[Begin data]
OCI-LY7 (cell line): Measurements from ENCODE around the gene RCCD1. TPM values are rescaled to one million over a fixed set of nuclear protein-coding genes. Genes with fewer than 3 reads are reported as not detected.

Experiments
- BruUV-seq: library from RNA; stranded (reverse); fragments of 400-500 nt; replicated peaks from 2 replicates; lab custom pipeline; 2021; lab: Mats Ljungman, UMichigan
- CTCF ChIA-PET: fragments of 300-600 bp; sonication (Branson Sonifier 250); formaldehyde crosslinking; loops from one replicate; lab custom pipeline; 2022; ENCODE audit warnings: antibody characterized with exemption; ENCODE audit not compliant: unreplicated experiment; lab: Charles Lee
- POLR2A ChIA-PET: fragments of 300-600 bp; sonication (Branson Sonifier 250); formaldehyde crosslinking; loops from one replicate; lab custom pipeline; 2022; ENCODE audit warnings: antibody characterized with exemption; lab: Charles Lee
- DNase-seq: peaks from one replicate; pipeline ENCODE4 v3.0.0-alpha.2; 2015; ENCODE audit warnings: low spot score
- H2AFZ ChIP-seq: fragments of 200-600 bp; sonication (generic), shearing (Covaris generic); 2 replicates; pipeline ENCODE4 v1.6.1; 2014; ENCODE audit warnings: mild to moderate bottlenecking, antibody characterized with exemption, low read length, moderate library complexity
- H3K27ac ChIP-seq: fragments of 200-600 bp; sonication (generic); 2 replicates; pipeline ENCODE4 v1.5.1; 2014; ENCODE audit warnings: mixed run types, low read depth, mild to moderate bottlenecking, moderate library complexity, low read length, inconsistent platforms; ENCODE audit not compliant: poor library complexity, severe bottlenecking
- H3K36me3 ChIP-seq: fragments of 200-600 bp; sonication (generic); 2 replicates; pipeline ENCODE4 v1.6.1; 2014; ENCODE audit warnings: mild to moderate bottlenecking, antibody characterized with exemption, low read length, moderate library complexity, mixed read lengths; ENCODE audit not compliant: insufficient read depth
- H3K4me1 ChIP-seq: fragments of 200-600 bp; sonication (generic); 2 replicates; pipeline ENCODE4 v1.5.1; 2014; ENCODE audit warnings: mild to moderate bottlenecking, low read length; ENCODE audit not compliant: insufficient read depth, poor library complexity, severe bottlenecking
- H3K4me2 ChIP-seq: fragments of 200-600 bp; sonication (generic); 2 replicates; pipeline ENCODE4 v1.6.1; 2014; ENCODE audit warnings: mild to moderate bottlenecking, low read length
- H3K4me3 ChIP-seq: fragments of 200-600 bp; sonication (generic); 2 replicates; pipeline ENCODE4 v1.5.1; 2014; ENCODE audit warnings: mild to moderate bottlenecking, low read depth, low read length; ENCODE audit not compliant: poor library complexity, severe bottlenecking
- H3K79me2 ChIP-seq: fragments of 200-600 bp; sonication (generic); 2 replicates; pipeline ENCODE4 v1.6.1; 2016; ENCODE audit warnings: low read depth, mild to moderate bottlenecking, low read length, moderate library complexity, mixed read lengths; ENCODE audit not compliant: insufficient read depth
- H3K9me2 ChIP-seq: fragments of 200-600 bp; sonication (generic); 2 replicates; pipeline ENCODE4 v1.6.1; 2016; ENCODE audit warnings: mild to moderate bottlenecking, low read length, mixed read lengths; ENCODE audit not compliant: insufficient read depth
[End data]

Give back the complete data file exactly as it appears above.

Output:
OCI-LY7 (cell line): Measurements from ENCODE around the gene RCCD1. TPM values are rescaled to one million over a fixed set of nuclear protein-coding genes. Genes with fewer than 3 reads are reported as not detected.

Experiments
- BruUV-seq: library from RNA; stranded (reverse); fragments of 400-500 nt; replicated peaks from 2 replicates; lab custom pipeline; 2021; lab: Mats Ljungman, UMichigan
- CTCF ChIA-PET: fragments of 300-600 bp; sonication (Branson Sonifier 250); formaldehyde crosslinking; loops from one replicate; lab custom pipeline; 2022; ENCODE audit warnings: antibody characterized with exemption; ENCODE audit not compliant: unreplicated experiment; lab: Charles Lee
- POLR2A ChIA-PET: fragments of 300-600 bp; sonication (Branson Sonifier 250); formaldehyde crosslinking; loops from one replicate; lab custom pipeline; 2022; ENCODE audit warnings: antibody characterized with exemption; lab: Charles Lee
- DNase-seq: peaks from one replicate; pipeline ENCODE4 v3.0.0-alpha.2; 2015; ENCODE audit warnings: low spot score
- H2AFZ ChIP-seq: fragments of 200-600 bp; sonication (generic), shearing (Covaris generic); 2 replicates; pipeline ENCODE4 v1.6.1; 2014; ENCODE audit warnings: mild to moderate bottlenecking, antibody characterized with exemption, low read length, moderate library complexity
- H3K27ac ChIP-seq: fragments of 200-600 bp; sonication (generic); 2 replicates; pipeline ENCODE4 v1.5.1; 2014; ENCODE audit warnings: mixed run types, low read depth, mild to moderate bottlenecking, moderate library complexity, low read length, inconsistent platforms; ENCODE audit not compliant: poor library complexity, severe bottlenecking
- H3K36me3 ChIP-seq: fragments of 200-600 bp; sonication (generic); 2 replicates; pipeline ENCODE4 v1.6.1; 2014; ENCODE audit warnings: mild to moderate bottlenecking, antibody characterized with exemption, low read length, moderate library complexity, mixed read lengths; ENCODE audit not compliant: insufficient read depth
- H3K4me1 ChIP-seq: fragments of 200-600 bp; sonication (generic); 2 replicates; pipeline ENCODE4 v1.5.1; 2014; ENCODE audit warnings: mild to moderate bottlenecking, low read length; ENCODE audit not compliant: insufficient read depth, poor library complexity, severe bottlenecking
- H3K4me2 ChIP-seq: fragments of 200-600 bp; sonication (generic); 2 replicates; pipeline ENCODE4 v1.6.1; 2014; ENCODE audit warnings: mild to moderate bottlenecking, low read length
- H3K4me3 ChIP-seq: fragments of 200-600 bp; sonication (generic); 2 replicates; pipeline ENCODE4 v1.5.1; 2014; ENCODE audit warnings: mild to moderate bottlenecking, low read depth, low read length; ENCODE audit not compliant: poor library complexity, severe bottlenecking
- H3K79me2 ChIP-seq: fragments of 200-600 bp; sonication (generic); 2 replicates; pipeline ENCODE4 v1.6.1; 2016; ENCODE audit warnings: low read depth, mild to moderate bottlenecking, low read length, moderate library complexity, mixed read lengths; ENCODE audit not compliant: insufficient read depth
- H3K9me2 ChIP-seq: fragments of 200-600 bp; sonication (generic); 2 replicates; pipeline ENCODE4 v1.6.1; 2016; ENCODE audit warnings: mild to moderate bottlenecking, low read length, mixed read lengths; ENCODE audit not compliant: insufficient read depth